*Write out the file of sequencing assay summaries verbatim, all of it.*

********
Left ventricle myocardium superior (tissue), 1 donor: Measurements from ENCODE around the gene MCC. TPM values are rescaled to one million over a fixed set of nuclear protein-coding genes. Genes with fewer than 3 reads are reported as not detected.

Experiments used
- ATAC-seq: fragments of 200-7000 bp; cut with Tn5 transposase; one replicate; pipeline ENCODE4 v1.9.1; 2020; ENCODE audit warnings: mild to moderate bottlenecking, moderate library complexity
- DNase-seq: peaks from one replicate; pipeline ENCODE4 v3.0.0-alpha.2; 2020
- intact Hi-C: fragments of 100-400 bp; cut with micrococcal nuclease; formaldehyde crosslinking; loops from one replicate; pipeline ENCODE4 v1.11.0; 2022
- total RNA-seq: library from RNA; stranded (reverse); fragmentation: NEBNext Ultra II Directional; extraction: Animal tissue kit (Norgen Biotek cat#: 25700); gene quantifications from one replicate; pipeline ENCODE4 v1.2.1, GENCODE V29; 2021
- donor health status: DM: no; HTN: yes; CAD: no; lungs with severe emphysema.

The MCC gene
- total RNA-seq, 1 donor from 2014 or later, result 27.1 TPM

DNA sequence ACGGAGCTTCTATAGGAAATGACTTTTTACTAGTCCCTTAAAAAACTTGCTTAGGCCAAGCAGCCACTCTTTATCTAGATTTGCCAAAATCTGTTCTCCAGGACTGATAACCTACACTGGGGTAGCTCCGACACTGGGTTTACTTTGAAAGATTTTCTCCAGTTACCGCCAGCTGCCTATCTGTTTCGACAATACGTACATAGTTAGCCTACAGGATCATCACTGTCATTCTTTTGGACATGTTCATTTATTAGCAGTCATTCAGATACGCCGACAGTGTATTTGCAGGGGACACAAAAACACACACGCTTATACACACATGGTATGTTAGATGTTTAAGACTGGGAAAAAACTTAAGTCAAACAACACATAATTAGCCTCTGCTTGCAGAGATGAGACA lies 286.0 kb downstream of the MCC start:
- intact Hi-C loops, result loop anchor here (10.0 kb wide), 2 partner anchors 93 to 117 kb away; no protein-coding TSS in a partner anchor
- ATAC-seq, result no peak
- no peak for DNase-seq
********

Left ventricle myocardium superior (tissue), 1 donor: Measurements from ENCODE around the gene MCC. TPM values are rescaled to one million over a fixed set of nuclear protein-coding genes. Genes with fewer than 3 reads are reported as not detected.

Experiments used
- ATAC-seq: fragments of 200-7000 bp; cut with Tn5 transposase; one replicate; pipeline ENCODE4 v1.9.1; 2020; ENCODE audit warnings: mild to moderate bottlenecking, moderate library complexity
- DNase-seq: peaks from one replicate; pipeline ENCODE4 v3.0.0-alpha.2; 2020
- intact Hi-C: fragments of 100-400 bp; cut with micrococcal nuclease; formaldehyde crosslinking; loops from one replicate; pipeline ENCODE4 v1.11.0; 2022
- total RNA-seq: library from RNA; stranded (reverse); fragmentation: NEBNext Ultra II Directional; extraction: Animal tissue kit (Norgen Biotek cat#: 25700); gene quantifications from one replicate; pipeline ENCODE4 v1.2.1, GENCODE V29; 2021
- donor health status: DM: no; HTN: yes; CAD: no; lungs with severe emphysema.

The MCC gene
- total RNA-seq, 1 donor from 2014 or later, result 27.1 TPM

DNA sequence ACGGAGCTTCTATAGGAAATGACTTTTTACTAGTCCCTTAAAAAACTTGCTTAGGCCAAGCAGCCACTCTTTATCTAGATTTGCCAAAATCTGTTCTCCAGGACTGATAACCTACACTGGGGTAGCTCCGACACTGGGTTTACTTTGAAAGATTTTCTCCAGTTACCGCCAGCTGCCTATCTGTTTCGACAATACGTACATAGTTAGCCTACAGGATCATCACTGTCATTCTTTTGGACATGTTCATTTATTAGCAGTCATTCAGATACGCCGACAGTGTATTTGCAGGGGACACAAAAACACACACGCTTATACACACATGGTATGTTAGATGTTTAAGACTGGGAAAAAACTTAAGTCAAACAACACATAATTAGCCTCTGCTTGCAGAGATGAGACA lies 286.0 kb downstream of the MCC start:
- intact Hi-C loops, result loop anchor here (10.0 kb wide), 2 partner anchors 93 to 117 kb away; no protein-coding TSS in a partner anchor
- ATAC-seq, result no peak
- no peak for DNase-seq